\begin{aligned} {\tilde{T}}_{N+1}(\widehat{D};z) = {\tilde{T}}_N(D';z) + \sum _{\begin{array}{c} Y\ni x,\\ Y\cap D'=\varnothing \end{array}} z(Y) \tilde{T}_N(D'\cup Y;z). \end{aligned}

By the induction hypothesis and condition (2.18),

\begin{aligned} {\tilde{T}}_{N+1}(\widehat{D};z) \le \mathrm {e}^{a(D')} + \sum _{\begin{array}{c} Y\ni x,\\ Y\cap D'=\varnothing \end{array}} z(Y) \mathrm {e}^{a(D'\cup Y)} \le \mathrm {e}^{a(D'\cup \{x\})} = \mathrm {e}^{a(\widehat{D})}. \end{aligned}

This completes the inductive proof of (3.11). Passing to the limit $$N\rightarrow \infty$$, we get $${\tilde{T}}(D;z) \le \exp (a(D)) <\infty$$.

To prove the converse implication $$(ii)\Rightarrow (i)$$, suppose that T(Dz) is absolutely convergent for all finite subsets D. Then $${\tilde{T}}(D;z)<\infty$$ and Proposition 3.12 yields

\begin{aligned} {\tilde{T}}(D\cup \{x\}; z) = {\tilde{T}}(D;z) + \sum _{\begin{array}{c} Y\ni x,\\ Y\cap D=\varnothing \end{array}} z(Y) {\tilde{T}}(D\cup Y;z). \end{aligned}

Set $$a(D):= \log {\tilde{T}}(D;z)$$. Then $$a(D)\ge 0$$ because $$\tilde{T}(D;z) \ge 1$$, moreover

\begin{aligned} \mathrm {e}^{a(D\cup \{x\})} = \mathrm {e}^{a(D)} + \sum _{\begin{array}{c} Y\ni x,\\ Y\cap D=\varnothing \end{array}} z(Y) \mathrm {e}^{a(D\cup Y)} \end{aligned}

and the inequality (2.18) follows. $$\square$$

Notice that the preceeding results of Sect. 3.4 can be generalized by proving a more general version of Lemma 3.11—a direct analogue of Lemma 3.9, where we consider two arbitrary finite subsets $$D_0\subset \mathbb {Z}^d$$ and $$D_1\subset \mathbb {Z}^d$$, instead of the special case where one of the subsets is a monomer. Naturally, one can view configurations of polymers not only as configurations of monomers but as configurations of disjoint snippets of arbitrary shape and derive from the generalized version of Lemma 3.11 a system of Kirkwood–Salsburg equations different from the one in Proposition 3.12, equations which involve terms of higher order in the activity z. Those equations in turn lead to the following alternative for Theorem 2.7:

### Theorem 3.13

Let $$(z(X))_{X\in \mathbb X}$$ be a non-negative activity. The following two conditions are equivalent:

1. (i)

There exists a function $$a(\cdot )$$ from the finite subsets of $$\mathbb {Z}^d$$ to $$[0,\infty )$$ such that $$a(\varnothing )=0$$ and the following system of inequalities is satisfied: For all finite, non-empty subsets $$D\subset \mathbb {Z}^d$$ there exists a subset $$D_0\subset D$$ such that—setting $$D_1:=D\backslash \{D_0\}$$ — we have

\begin{aligned} \sum \limits _{k\ge 1}\sum _{\{Y_1,\ldots ,Y_k\}\subset X} z(Y_1)\ldots z(Y_k) \mathrm {e}^{a(D_1\cup Y_1\cup \ldots \cup Y_k) - a(D_1)} \le \mathrm {e}^{a(D_1\cup D_0) - a(D_1)}-1, \end{aligned}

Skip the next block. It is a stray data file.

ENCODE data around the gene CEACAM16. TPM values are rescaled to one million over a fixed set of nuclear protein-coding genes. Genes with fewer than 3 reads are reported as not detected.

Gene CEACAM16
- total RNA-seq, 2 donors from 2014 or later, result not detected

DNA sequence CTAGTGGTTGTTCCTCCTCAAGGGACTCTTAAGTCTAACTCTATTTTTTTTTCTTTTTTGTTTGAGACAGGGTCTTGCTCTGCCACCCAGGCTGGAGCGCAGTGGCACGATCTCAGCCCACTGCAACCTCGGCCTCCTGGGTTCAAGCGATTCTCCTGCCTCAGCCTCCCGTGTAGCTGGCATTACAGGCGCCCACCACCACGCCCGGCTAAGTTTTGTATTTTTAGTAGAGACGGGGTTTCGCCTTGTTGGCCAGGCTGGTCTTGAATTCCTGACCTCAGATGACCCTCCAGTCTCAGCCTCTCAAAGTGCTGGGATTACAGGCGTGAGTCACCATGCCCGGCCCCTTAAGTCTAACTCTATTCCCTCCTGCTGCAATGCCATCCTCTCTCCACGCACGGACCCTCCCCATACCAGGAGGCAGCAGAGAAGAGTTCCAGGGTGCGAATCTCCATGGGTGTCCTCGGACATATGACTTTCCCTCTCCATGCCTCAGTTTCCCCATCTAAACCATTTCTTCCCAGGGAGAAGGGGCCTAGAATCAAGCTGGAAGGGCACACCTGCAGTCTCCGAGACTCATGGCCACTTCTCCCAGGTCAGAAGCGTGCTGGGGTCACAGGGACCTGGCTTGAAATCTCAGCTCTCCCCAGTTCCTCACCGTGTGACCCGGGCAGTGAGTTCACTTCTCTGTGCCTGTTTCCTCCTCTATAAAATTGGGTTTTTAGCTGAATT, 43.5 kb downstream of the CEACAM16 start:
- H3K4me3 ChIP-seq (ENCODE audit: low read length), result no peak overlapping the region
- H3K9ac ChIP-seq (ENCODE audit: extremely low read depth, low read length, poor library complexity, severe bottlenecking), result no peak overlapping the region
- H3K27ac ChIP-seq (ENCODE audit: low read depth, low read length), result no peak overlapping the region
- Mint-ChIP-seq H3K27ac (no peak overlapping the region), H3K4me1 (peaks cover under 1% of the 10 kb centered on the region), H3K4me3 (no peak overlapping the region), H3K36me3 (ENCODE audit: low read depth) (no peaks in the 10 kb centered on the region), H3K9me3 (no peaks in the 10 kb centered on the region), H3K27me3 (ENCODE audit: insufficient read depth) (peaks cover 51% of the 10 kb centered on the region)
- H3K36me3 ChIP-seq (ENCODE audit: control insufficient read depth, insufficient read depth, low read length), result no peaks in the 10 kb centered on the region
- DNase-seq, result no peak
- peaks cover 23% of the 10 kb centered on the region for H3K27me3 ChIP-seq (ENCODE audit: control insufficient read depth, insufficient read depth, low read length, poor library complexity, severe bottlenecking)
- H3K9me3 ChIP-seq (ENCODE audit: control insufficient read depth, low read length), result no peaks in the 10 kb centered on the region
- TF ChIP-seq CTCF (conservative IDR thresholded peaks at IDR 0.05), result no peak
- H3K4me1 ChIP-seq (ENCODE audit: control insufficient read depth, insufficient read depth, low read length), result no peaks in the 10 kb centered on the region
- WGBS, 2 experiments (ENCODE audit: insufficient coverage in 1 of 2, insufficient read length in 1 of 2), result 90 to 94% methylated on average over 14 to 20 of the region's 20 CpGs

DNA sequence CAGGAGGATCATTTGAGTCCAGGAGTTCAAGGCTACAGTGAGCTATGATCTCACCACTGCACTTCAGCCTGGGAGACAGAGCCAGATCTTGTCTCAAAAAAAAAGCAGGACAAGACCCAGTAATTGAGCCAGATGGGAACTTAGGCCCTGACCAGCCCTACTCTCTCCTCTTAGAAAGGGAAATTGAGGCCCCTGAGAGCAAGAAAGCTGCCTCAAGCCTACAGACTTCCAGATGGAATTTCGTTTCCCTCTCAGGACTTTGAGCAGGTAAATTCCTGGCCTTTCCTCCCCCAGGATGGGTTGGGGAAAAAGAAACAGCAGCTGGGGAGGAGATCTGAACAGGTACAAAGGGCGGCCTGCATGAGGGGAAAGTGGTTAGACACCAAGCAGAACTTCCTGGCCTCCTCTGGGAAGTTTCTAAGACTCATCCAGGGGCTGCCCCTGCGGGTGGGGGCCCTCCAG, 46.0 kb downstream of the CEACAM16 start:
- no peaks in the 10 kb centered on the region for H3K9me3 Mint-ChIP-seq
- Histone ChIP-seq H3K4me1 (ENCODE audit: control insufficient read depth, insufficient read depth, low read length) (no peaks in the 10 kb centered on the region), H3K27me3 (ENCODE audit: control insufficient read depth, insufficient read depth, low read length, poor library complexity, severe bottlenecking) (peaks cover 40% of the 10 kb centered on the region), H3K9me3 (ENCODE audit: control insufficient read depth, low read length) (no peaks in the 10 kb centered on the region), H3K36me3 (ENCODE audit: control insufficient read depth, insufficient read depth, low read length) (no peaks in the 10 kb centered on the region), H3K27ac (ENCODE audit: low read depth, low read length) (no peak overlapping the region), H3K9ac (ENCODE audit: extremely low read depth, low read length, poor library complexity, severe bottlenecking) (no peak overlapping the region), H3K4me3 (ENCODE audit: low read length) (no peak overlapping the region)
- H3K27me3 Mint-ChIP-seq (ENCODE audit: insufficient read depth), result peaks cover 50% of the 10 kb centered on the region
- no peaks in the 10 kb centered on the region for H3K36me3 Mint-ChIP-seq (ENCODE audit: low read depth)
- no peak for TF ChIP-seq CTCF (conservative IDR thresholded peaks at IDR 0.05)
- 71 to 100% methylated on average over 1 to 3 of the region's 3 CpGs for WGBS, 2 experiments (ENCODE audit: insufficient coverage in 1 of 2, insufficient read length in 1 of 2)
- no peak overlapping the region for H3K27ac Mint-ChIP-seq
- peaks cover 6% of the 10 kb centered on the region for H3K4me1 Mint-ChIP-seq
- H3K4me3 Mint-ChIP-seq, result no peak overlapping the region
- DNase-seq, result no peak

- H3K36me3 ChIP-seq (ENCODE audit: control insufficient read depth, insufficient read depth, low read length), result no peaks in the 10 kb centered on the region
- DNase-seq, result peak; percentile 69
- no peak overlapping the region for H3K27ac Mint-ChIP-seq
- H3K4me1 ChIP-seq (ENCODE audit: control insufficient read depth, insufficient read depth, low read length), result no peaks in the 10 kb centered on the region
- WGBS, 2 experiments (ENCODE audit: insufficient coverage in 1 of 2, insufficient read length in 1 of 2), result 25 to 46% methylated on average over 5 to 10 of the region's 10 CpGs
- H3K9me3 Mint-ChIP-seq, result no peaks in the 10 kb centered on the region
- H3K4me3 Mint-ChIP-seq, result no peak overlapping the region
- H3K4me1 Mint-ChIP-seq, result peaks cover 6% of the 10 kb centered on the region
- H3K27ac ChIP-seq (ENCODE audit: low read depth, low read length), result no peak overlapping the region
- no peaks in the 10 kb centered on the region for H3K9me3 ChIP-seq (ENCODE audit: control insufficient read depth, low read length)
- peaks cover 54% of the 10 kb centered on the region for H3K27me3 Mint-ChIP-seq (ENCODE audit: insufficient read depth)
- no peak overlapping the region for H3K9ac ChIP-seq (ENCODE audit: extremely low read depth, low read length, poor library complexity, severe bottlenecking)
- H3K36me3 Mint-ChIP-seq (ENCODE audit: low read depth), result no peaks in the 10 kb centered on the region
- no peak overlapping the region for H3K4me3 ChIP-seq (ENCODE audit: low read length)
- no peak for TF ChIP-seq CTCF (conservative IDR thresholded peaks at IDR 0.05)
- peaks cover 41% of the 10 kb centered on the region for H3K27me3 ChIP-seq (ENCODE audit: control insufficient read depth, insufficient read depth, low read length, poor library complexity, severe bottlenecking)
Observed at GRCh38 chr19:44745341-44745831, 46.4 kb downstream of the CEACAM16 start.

where the sum runs over sets of mutually disjoint polymers $$\{Y_1,\ldots , Y_k\}\subset \mathbb X$$ such that $$Y_i\cap D_0\ne \varnothing$$ and $$Y_i\cap D_1= \varnothing$$ for all $$i\in \{1\ldots ,k\}$$.

2. (ii)

T(Dz) is absolutely convergent for all finite subsets $$D\subset \mathbb {Z}^d$$.

Moreover, if one of the equivalent conditions (hence, both) holds true, then, for all finite subsets $$D\subset \mathbb {Z}^d$$, we have

\begin{aligned} \bigl | \log T(D;z)\bigr |\le \sum _{k=1}^\infty \frac{1}{k!}\sum _{(Y_1,\ldots , Y_k) \in \mathbb X^k} \mathbb {1}_{\{\exists i:\, Y_i \cap D\ne \varnothing \}} \bigl | \varphi _{k}^\mathsf T(Y_1,\ldots , Y_k) \bigr | z(Y_1)\cdots z(Y_k) \le a(D). \end{aligned}

The details of the proof are left for the reader as an exercise. Notice that the sufficient condition for convergence given by Theorem 3.13 is more general than the one given by Theorem 2.7. However, all the proofs of sufficient conditions for systems of subset polymers in Sect. 4 are using the special case of Theorem 2.7.

## Application to Concrete Hard-Core Models

Our main results (Theorems 2.12.6 and 2.7) provide characterizations of the domain of absolute convergence for the activity expansions $$\rho _n(x_1,\ldots ,x_n;z)$$ from which well-known classical criteria are easily recovered (Corollaries 2.2,  2.3 and 2.8). In this section, we illustrate how our convergence conditions provide new, “practitioner-type” sufficient conditions in concrete hard-core models, both discrete and continuous. Our goal here is not to improve on the best available conditions, but to provide upper bounds on the convergence radii that are of reasonable computational feasibility. In the one-dimensional setup of the Tonks gas, however, we are able to go as far as to recover the characterization of absolute convergence from [13].

### Single-Type Subset Polymers in $$\mathbb {Z}^d$$

Consider the setup of subset polymers from Chapter 2.4. Suppose there is some finite non-empty set $$S\subset \mathbb {Z}^d$$ and a scalar $$z>0$$ such that

\begin{aligned} z(X) = {\left\{ \begin{array}{ll} z, &{}\quad X\text { is a translate of }S,\\ 0, &{}\quad \text {otherwise}. \end{array}\right. } \end{aligned}
(4.1)

We call polymers with non-zero activity active polymers. Define

\begin{aligned} V(D):= \bigl |\{ X\in \mathbb X\mid z(X)>0,\, X\cap D \ne \varnothing \}\bigl |, \end{aligned}

the number of active polymers intersecting a finite domain $$D\subset \mathbb {Z}^d$$. Notice $$V(\{x\}) = |S|$$, for all $$x\in \mathbb {Z}^d$$.

### Theorem 4.1

Let $$z(\cdot )$$ be the activity function from (4.1). Suppose there exists $$\alpha >0$$ such that

\begin{aligned} |S|\, \mathrm {e}^{\alpha V(S)} z\le \mathrm {e}^{\alpha |S|}-1. \end{aligned}
(4.2)